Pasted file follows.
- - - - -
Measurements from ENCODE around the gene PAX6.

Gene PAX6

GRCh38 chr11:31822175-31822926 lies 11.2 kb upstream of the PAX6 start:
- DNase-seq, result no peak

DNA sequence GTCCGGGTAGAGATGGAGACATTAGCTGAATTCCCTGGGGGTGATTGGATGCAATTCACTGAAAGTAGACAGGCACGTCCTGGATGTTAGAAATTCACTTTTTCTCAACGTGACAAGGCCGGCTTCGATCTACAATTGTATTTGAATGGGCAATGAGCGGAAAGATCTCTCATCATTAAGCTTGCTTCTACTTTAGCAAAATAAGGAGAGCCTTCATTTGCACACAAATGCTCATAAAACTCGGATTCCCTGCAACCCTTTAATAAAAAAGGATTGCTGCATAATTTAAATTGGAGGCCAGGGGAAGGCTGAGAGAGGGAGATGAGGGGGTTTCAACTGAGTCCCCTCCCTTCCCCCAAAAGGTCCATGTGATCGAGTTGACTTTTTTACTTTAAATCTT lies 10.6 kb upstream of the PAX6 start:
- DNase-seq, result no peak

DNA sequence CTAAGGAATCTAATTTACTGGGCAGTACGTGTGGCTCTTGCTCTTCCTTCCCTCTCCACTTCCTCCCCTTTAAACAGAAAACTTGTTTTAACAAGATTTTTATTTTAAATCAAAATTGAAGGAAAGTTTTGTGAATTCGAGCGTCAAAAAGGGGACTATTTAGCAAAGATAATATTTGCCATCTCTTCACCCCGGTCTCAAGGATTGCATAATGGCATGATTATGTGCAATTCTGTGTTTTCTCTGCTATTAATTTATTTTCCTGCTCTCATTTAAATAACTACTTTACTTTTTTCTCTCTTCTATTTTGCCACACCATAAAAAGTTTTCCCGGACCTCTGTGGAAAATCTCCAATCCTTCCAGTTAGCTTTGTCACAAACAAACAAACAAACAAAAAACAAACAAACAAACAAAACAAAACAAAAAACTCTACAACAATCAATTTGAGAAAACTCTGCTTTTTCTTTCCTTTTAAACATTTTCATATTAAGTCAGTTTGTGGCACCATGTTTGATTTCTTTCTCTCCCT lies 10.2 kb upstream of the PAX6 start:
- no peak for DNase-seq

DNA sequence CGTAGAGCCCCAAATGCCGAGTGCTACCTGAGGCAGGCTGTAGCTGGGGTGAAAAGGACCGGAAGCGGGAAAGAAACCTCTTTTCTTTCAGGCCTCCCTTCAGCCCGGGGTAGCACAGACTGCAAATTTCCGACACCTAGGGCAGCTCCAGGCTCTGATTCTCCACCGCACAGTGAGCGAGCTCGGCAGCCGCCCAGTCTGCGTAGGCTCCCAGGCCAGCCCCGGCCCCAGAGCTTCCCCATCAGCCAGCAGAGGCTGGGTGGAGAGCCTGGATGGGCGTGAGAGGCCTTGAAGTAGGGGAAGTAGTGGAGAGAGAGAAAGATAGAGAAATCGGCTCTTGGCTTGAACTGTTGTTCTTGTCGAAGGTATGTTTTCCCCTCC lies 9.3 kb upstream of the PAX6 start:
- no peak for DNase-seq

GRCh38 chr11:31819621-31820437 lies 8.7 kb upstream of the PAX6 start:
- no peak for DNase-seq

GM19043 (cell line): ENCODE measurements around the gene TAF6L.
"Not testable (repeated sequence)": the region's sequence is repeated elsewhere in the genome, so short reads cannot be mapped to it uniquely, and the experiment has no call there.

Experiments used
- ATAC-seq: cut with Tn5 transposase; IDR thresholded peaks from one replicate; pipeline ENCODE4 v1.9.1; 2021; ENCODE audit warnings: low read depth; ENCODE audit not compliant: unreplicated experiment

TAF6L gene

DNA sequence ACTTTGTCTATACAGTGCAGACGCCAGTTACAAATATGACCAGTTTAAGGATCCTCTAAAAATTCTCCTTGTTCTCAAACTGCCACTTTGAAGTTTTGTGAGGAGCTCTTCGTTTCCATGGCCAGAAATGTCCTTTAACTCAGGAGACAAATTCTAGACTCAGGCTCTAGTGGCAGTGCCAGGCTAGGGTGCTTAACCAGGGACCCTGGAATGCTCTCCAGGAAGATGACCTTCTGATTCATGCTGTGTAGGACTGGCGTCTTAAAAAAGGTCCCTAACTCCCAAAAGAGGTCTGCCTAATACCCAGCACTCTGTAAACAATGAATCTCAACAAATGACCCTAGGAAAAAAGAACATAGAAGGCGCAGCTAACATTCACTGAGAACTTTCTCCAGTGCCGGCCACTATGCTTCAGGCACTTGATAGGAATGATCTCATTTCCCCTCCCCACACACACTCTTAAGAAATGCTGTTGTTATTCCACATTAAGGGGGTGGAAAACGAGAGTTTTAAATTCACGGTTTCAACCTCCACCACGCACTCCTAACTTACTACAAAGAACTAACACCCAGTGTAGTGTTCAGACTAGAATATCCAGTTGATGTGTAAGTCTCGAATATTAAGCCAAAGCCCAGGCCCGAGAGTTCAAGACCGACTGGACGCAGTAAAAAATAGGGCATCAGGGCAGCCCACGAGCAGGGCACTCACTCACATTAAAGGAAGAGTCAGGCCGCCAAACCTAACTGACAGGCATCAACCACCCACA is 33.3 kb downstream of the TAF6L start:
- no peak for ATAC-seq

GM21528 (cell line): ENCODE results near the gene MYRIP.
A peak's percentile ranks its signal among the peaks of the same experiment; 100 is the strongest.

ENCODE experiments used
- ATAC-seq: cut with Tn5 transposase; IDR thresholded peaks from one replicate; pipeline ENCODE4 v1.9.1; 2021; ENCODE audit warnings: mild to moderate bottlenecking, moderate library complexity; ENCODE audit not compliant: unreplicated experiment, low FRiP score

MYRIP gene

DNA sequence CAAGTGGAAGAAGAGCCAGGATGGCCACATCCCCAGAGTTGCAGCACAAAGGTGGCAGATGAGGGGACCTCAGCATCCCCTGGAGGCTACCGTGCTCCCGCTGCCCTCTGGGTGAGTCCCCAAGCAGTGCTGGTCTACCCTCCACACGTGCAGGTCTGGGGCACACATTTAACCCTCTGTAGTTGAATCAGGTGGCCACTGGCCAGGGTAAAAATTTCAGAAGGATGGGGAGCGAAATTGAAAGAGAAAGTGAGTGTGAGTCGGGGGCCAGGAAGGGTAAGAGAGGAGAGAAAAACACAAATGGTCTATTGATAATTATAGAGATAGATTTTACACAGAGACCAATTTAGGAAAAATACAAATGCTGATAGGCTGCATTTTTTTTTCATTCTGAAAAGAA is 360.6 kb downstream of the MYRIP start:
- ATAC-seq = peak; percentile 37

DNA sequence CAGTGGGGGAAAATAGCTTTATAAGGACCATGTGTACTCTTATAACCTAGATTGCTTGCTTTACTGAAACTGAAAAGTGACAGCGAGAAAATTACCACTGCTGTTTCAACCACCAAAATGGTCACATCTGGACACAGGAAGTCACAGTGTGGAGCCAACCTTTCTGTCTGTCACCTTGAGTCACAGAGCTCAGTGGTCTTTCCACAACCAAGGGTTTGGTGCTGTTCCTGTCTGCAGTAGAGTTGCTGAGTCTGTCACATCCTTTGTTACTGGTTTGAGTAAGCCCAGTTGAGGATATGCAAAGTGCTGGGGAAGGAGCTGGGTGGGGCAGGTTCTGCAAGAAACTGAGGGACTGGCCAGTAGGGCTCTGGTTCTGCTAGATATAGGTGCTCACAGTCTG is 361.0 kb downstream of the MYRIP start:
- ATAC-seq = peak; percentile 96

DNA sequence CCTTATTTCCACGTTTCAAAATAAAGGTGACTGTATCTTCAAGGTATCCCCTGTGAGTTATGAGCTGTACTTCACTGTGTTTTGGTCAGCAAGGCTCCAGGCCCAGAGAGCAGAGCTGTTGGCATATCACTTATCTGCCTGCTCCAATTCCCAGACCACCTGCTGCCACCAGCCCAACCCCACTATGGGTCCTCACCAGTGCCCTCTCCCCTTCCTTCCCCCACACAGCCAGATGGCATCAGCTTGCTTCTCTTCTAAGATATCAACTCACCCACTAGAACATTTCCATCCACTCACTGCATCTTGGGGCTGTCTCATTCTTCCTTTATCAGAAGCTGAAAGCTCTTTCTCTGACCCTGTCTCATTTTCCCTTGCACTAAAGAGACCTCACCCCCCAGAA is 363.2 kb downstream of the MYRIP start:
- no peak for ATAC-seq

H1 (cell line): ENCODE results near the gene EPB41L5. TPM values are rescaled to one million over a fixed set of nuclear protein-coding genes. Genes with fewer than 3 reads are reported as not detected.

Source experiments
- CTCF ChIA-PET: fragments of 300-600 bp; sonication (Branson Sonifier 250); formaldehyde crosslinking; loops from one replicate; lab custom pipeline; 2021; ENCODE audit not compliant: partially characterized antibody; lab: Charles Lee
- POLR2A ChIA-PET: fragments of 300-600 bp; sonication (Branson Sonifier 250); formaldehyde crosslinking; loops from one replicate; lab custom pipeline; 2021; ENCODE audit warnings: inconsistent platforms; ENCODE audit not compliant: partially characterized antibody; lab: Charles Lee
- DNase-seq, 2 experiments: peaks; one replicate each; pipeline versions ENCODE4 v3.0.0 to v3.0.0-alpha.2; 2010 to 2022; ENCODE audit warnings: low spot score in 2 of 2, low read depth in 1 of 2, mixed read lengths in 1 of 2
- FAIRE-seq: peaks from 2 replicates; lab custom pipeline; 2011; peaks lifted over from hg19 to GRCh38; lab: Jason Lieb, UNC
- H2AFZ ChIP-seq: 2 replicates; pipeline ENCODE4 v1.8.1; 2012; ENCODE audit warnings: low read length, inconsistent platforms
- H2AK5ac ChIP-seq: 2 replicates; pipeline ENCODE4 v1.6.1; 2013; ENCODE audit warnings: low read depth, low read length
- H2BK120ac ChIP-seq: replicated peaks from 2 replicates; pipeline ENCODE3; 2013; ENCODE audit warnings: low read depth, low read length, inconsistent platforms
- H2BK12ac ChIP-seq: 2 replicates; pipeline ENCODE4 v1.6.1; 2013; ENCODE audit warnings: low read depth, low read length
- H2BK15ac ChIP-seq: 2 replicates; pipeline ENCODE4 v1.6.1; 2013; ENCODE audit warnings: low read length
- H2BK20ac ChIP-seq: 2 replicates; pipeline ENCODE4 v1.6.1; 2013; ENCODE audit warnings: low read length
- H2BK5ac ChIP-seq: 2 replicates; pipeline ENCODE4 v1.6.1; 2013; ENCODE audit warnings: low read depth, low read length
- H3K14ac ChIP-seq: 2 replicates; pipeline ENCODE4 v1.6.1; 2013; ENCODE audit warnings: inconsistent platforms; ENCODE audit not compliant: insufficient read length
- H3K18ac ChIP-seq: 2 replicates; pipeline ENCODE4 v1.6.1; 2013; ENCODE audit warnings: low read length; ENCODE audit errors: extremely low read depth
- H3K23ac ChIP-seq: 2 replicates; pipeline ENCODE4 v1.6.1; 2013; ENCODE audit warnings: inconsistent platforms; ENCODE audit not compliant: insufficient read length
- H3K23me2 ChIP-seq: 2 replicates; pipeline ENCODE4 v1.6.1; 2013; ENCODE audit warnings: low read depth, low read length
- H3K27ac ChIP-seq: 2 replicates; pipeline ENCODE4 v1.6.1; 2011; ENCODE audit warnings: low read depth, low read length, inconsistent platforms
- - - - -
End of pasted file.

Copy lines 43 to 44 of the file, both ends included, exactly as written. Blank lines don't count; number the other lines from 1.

- H2BK5ac ChIP-seq: 2 replicates; pipeline ENCODE4 v1.6.1; 2013; ENCODE audit warnings: low read depth, low read length
- H3K14ac ChIP-seq: 2 replicates; pipeline ENCODE4 v1.6.1; 2013; ENCODE audit warnings: inconsistent platforms; ENCODE audit not compliant: insufficient read length